The example design and data demonstrate a desirable sequence for bottom-up analysis of SCR data guided by visual analysis: (a) implementation of a design that was planned to possess medium or strong conclusion validity, (b) broad lens visual analysis of response patterns across phases to determine whether the planned design was supported, nullified, or supported in a modified form, (c) selection of particular phase contrasts, following the logic of the supported design, (d) visual scanning to note consistency of responding across the chosen phase contrasts, and (e) narrowly focused visual analysis of response patterns within phases to determine potential influence by external events and to choose a fair ES calculation method. Following these five steps (driven by visual analysis), an ES may be calculated, which has a known degree of conclusion validity. These final calculations are described next.

Effect Size Calculation

Perhaps the most flexible ES index for bottom-up analysis is TauU (Parker et al. 2011a, b). First, it is nonparametric, distribution-free, and suitable for data with any distribution shape and for any type of scale. Second, it has strong statistical power (at least 91–95 % that of OLS regression), so is suitable for even short data series. Third, it permits statistical control of potentially confounding baseline trend, if it exists. Fourth, it is congruent with traditional visual analysis, as it is based on data nonoverlap between phases.

TauU is easily calculated by hand for very short data series, but for designs such as our example, a Kendall’s Rank Correlation module should be used. Among our favorites is the inexpensive StatsDirect (2002), designed for medical research. Also suitable is the web-based calculator from the open-source R statistics (Hornik 2012) program. Both of these options require a few hand calculations on the statistical program output (Schwarz 2007), as detailed by Parker et al. 2011a, b. More user-friendly is the dedicated web-based calculator offered by our SCR research group at http://www.singlecaseresearch.org.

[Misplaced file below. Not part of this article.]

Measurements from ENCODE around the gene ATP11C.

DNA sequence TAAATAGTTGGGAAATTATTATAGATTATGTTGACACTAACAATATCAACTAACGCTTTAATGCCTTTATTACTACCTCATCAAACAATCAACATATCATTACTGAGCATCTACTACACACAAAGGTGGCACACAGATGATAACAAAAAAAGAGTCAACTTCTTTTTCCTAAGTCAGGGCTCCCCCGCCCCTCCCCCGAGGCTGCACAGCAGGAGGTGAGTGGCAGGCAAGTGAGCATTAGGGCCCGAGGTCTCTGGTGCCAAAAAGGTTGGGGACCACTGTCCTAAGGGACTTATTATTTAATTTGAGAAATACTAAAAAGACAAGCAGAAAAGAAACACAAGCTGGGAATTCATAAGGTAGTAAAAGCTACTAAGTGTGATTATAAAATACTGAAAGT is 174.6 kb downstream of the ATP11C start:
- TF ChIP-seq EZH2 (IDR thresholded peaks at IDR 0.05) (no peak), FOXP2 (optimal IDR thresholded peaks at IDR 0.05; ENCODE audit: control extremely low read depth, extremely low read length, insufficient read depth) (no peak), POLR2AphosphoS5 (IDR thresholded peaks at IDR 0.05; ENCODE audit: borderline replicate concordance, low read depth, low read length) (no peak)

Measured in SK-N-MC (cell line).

The TauU ES for each selected phase contrast are saved, along with their respective standard errors (SE). The final step is to combine those ES and their SE for one omnibus ES and SE, which is accomplished by a meta-analysis or multi-tier analysis statistical module. Contrary to its name, an omnibus ES will not always make use of all possible phases or phase contrasts, as seen in our example, and more than one omnibus ES may need to be calculated from a single design’s data in order to answer two or more research questions. The statistical procedure for hand calculation was described in detail above. Here, we rely on real data, and menu-based calculations, which readers can replicate.

Analysis Results